Date of Award


Level of Access Assigned by Author

Campus-Only Thesis

Degree Name

Master of Science (MS)


Earth Sciences


Karl Kreutz

Second Committee Member

Steven Arcone

Third Committee Member

Peter Koons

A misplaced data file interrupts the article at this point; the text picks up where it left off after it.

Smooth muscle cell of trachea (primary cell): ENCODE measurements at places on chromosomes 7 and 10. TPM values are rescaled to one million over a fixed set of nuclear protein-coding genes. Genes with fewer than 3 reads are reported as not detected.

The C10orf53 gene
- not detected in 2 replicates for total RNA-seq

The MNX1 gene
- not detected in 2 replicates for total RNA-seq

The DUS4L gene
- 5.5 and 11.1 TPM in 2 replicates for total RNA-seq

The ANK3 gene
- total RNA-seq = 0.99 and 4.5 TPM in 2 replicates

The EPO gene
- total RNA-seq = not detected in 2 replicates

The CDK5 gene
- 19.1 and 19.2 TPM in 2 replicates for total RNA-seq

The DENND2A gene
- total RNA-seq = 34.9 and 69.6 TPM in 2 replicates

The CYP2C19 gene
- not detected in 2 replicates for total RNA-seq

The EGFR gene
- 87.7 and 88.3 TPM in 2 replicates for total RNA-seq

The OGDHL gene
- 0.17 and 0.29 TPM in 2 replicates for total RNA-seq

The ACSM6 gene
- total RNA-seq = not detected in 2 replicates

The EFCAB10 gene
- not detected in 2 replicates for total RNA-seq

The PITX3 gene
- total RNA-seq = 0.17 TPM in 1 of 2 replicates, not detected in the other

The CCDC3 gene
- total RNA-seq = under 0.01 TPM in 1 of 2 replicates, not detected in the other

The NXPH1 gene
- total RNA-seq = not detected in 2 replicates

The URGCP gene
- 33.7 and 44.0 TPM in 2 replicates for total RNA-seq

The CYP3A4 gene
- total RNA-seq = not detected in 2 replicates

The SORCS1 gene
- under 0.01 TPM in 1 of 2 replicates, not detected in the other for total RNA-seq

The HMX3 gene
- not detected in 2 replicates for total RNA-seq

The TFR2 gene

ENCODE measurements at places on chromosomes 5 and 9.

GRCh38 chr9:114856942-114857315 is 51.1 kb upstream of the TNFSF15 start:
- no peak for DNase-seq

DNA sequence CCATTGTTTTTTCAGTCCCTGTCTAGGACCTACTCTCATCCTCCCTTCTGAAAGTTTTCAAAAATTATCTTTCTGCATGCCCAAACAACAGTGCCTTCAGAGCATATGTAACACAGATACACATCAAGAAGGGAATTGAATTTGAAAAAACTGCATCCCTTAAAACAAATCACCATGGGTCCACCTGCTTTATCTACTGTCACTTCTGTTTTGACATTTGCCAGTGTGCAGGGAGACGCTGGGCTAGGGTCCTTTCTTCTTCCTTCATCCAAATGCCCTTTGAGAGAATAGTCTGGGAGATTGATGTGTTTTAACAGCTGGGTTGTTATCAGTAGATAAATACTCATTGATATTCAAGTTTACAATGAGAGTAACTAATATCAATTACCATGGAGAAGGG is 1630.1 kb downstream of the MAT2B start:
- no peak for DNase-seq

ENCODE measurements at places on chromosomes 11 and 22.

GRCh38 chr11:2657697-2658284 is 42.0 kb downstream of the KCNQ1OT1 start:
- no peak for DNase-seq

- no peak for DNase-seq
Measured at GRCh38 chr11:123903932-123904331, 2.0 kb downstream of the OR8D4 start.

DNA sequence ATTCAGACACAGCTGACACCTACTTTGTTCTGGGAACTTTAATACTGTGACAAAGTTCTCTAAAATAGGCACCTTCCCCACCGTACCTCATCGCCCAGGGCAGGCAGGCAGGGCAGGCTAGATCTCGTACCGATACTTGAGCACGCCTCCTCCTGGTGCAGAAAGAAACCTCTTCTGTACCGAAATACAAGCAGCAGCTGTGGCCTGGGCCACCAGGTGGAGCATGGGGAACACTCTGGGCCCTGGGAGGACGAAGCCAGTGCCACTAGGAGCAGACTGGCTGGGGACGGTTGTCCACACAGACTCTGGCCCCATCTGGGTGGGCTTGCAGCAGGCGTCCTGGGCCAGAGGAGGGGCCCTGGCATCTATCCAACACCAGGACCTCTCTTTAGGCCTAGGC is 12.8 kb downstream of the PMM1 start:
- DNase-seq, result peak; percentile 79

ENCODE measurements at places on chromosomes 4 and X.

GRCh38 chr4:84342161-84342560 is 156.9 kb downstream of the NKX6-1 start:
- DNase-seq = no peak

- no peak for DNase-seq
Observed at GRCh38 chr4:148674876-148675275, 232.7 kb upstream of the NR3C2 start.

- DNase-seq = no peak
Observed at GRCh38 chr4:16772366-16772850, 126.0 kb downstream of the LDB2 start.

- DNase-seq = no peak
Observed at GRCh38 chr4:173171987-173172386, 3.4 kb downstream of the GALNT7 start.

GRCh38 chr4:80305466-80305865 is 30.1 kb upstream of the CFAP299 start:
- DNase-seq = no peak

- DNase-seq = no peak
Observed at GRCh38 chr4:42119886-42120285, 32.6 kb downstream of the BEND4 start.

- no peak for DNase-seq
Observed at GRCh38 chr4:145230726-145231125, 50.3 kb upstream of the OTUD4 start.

Mountain and alpine valley glaciers are often described by their thermal characteristics, which, in turn, are heavily influenced by environmental factors such as latitude and elevation, amongst others. Low elevation and/or low latitude glaciers that experience melting throughout the snow pack are in the wet zone. Whereas glaciers at higher elevations and/or higher latitudes that experience some melting and refreezing, or no melting, are in the percolation and dry zones, respectively. Defining boundary elevations between these melt regimes is a fundamental step to determine where melting occurs, both locally (glacier scale) and regionally (mountain range scale). Secondly, ice cores, a primary source of paleoclimate information, require glacier ice which has experienced minimal melting and deformation. Herein, I use ground penetrating radar (GPR), geodetic, and glaciochemical evidence collected on three glaciers from the Alaska Range, to estimate regional melt regime boundary elevations. I simultaneously use the same evidence to assess englacial stratigraphy and flow dynamics of the three glaciers and make recommendations for potential ice core drill sites based on pre-determined drilling criteria. Glaciochemical and snow pit stratigraphy collected at Kahiltna Pass Basin on Mount McKinley (3100 masl) show evidence of some melt and refreezing in the snow pack and firn suggesting this site is in the upper region of the percolation zone. Radar profiles and surface velocity data show a maximum depth of 300 meters in the basin and westward dipping englacial stratigraphy that experienced vertical thickening as it flowed from a steep, narrow, and high velocity valley into a flat, wide basin in which velocities were slower. Stratigraphy on the western side of this basin is surface conformable, but likely experiences some fanning and thinning due to the increasing basin dimensions relative to the narrow valley, up-glacier. Radar profiles show that isochronal integrity is preserved and mostly continuous within the upper -150 meters despite the compression and expansion events. However, signs of entrained avalanche debris and significantly deformed ice are present near the steeply dipping layers and at depths greater than 150 meters. I find that continuous stratigraphy appropriate for ice core studies exists to -150 meters on the western side of the glacier; however buried avalanche debris and deformation caused by up glacier events may limit the usefulness of core from deeper depths. Using flow models, I calculated a maximum depth-age relationship between 77 and 83 years at -150 meters depth and 684 years at 300 meters depth. Radar profiles from Mount Russell (2770 masl) show a significant melt signal at the firn ice transition (-50 m depth) suggesting this elevation is in the upper reaches of the wet zone and an inappropriate ice core site. An ice divide on Mount Hunter (3907 masl) shows surface conformable strata and -270 meters of ice. Minimal signs of melt or deformation suggest the divide is in the dry zone and an appropriate location to drill a multi-century core.

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